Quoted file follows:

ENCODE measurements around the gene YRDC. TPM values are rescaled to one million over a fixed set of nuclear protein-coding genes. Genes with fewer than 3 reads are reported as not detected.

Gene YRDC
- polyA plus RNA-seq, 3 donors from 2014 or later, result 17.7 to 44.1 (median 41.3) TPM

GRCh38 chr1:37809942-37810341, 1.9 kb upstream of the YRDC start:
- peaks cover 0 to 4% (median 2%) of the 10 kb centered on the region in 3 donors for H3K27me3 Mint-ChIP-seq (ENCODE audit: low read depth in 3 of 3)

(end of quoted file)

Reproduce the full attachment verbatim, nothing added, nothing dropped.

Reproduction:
ENCODE measurements around the gene YRDC. TPM values are rescaled to one million over a fixed set of nuclear protein-coding genes. Genes with fewer than 3 reads are reported as not detected.

Gene YRDC
- polyA plus RNA-seq, 3 donors from 2014 or later, result 17.7 to 44.1 (median 41.3) TPM

GRCh38 chr1:37809942-37810341, 1.9 kb upstream of the YRDC start:
- peaks cover 0 to 4% (median 2%) of the 10 kb centered on the region in 3 donors for H3K27me3 Mint-ChIP-seq (ENCODE audit: low read depth in 3 of 3)